2016 Predictions – AfricanPod Ep 9

“You cannot get out of the way of things you cannot see coming towards you” – the words of American Futurist, R. Buckminster Fuller. This means you can dodge a projectile coming in your direction – if you can see it coming.

So will you like to know what to expect in 2016?

Well, we are going to do something dangerous on AfricanPod in this episode. We are going to make predictions for 2016.

I am Phillip Nyakpo, this is AfricanPod, the good news and the bad news about Africa.

We are determined to do something dangerous on AfricanPod to start 2016.

We want to make predictions for the year.

The problem is, only fools try to predict the future with any level of certainty.

Events over the past year alone shows that most economists have been dead wrong on predictions.

So in 12 months from now, come back and listen to this episode once again and decide how accurate our prediction is, because there is very little good news, and a lot of bad news.

But let’s play it safe.

Instead of making predictions for 2016, let us say we are making some intelligent extrapolations for the year 2016:

Old Key New Lock
An old key cannot open a new lock

So here we go:

At the very least, the year 2016 is going to be the start of an unprecedented sharp global economic decline which will be felt across all six continents including Africa.

The economy of many countries will remain both fragile and volatile.

Selfish politicians will campaign vigorously to be elected to office and plunder the wealth of nations.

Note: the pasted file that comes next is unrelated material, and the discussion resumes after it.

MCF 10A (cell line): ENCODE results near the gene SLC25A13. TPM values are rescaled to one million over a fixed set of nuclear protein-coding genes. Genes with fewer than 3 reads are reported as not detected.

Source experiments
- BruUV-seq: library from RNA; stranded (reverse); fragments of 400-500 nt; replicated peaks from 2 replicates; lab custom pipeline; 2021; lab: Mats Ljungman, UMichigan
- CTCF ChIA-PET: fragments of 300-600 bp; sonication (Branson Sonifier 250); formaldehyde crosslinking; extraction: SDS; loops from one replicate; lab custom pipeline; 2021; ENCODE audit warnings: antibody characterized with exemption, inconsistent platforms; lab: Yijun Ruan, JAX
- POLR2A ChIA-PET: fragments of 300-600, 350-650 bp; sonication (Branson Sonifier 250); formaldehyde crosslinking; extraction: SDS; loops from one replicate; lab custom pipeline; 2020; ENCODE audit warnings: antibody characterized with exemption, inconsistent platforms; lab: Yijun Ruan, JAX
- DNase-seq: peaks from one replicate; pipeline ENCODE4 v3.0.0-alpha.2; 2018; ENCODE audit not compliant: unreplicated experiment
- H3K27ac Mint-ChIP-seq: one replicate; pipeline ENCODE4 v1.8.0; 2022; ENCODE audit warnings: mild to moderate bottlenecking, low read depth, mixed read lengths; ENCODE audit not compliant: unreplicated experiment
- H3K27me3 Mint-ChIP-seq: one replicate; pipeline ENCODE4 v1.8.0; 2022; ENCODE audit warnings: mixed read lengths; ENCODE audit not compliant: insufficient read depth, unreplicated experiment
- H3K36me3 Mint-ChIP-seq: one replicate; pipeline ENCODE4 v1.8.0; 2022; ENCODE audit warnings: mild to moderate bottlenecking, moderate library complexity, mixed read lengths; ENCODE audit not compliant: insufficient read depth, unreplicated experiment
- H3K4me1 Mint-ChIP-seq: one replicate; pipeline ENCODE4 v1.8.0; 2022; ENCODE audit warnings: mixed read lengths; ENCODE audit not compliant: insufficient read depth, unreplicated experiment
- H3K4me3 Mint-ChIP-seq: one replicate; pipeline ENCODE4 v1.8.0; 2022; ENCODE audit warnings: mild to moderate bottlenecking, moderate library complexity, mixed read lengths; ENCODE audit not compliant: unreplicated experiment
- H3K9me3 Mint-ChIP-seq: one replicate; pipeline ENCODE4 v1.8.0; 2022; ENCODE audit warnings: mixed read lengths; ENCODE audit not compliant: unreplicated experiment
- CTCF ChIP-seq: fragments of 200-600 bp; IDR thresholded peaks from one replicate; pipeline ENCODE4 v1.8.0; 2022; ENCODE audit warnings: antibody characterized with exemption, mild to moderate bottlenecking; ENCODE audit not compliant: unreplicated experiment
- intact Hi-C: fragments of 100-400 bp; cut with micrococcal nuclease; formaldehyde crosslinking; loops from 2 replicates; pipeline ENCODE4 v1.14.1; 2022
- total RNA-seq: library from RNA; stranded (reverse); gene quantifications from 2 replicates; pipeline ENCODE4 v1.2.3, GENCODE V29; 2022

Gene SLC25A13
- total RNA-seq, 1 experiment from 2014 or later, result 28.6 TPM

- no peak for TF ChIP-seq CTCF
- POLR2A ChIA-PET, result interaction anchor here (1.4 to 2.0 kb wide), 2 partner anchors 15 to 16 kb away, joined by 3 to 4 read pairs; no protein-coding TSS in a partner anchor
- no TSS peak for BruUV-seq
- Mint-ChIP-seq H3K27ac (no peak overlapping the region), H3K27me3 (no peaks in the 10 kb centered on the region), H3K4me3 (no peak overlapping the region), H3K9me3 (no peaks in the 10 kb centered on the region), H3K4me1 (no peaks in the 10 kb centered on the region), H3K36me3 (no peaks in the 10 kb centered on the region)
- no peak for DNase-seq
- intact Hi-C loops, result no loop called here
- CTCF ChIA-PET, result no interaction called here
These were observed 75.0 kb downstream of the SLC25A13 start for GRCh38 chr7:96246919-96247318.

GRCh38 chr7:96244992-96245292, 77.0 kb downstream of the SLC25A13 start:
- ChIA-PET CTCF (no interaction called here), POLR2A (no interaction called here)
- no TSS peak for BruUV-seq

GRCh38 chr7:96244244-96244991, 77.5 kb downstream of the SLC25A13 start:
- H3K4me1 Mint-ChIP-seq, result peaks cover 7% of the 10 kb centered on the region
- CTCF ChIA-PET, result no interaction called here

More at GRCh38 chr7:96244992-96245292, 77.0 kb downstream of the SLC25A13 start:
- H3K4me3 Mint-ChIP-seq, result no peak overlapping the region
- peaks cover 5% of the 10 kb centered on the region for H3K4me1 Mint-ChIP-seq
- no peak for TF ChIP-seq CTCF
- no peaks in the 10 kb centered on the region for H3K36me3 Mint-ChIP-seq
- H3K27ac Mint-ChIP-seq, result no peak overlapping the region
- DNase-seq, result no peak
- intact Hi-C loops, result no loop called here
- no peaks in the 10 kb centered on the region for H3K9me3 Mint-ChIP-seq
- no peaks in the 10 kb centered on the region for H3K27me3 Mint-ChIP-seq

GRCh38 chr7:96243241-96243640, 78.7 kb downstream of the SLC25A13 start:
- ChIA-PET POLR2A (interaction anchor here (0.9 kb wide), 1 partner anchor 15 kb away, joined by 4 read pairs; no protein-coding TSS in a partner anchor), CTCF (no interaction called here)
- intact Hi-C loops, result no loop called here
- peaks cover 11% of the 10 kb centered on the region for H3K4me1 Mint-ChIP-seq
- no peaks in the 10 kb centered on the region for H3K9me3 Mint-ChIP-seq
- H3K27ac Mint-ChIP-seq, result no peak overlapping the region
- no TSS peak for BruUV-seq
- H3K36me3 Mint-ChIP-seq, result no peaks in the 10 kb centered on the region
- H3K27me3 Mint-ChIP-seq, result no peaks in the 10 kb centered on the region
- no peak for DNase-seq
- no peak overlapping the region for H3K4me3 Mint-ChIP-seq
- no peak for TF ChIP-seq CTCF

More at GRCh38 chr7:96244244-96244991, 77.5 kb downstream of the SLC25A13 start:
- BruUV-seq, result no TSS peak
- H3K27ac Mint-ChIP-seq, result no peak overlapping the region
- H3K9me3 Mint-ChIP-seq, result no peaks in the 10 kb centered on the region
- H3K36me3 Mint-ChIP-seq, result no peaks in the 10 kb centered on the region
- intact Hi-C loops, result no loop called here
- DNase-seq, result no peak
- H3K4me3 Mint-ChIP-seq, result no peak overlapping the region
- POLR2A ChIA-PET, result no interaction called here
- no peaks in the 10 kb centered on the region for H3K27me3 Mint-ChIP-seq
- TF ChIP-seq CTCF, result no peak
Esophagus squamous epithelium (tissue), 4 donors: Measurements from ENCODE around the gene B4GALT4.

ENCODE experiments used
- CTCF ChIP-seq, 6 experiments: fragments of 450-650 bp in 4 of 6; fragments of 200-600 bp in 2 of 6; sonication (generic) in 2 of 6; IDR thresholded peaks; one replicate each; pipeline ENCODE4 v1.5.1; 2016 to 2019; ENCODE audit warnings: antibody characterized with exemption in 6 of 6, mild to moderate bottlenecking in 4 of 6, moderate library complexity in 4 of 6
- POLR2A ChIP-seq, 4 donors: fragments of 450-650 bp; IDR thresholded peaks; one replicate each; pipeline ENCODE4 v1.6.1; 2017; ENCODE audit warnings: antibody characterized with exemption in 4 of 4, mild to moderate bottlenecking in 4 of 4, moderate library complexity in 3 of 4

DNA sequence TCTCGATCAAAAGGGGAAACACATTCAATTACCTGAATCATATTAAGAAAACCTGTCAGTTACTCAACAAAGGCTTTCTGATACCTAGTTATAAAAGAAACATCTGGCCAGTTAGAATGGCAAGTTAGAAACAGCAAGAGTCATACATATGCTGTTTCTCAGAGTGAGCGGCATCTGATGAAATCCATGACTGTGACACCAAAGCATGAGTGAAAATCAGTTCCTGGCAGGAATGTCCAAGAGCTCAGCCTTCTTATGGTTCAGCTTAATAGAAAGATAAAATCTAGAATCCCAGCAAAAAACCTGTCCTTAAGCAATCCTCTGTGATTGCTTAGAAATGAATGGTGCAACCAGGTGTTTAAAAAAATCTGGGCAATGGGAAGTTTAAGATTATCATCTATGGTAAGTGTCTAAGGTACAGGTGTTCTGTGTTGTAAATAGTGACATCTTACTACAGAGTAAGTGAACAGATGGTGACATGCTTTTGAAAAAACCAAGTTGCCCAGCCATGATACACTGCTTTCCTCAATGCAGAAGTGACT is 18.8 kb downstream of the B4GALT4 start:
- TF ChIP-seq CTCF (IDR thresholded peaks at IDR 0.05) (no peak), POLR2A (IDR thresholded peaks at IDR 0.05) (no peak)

There will be squabbles over elections and election results, because elections are not going to be about the welfare of people – but about satisfying the greed of many people wrongly and tragically called leaders.

The unsuspecting masses will be given grandiose promises and urged to allow tricksters to get into office.

Governments will be stunned by slumping energy and commodity prices, resulting in deeper deficits particularly for African countries.

The evidence is already popping up around the world and countries that have not known the pain of deficits are experiencing the shock. An example is Saudi Arabia which recently announced that they spent more than 90 billion dollars that they didn’t have, and that everyone will have to pay extra for petroleum to address the unexpected shortfall.

For a country that has been the world’s leading exporter of petroleum for decades, it is as if the sky is about to fall.

Similar shocks will be felt in African countries with significant reliance on mining and energy, and they include Nigeria, Angola, Ghana and South Africa. In the case of South Africa, the signs are already in the open as its currency, the Rand, struggles to retain value.

As the sky seems to fall over Africa in 2016, the International Monetary Fund will order countries on the continent to cut back public expenditure and retrench workers across the continent.

Millions of people will be adversely affected by this, and they will feel the immediate effect in their household budget.

Multi-national companies across the world, especially in mining and manufacturing and energy will lay off hundreds of thousands of workers due to the deflationary pressures on commodity prices. This will be exacerbated by cheap automation made possible by smarter and relatively inexpensive  software.

Only a dozen robots will be required replace thousands of workers over a short period of time while the sky is falling.